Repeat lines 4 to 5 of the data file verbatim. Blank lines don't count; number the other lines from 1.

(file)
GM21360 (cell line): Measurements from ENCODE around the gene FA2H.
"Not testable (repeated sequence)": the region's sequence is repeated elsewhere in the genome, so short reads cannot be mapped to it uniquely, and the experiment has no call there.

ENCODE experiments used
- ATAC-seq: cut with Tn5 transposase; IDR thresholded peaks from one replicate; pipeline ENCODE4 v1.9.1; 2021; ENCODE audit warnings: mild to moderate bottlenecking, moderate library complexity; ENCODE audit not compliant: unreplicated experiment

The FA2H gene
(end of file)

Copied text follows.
- ATAC-seq: cut with Tn5 transposase; IDR thresholded peaks from one replicate; pipeline ENCODE4 v1.9.1; 2021; ENCODE audit warnings: mild to moderate bottlenecking, moderate library complexity; ENCODE audit not compliant: unreplicated experiment

The FA2H gene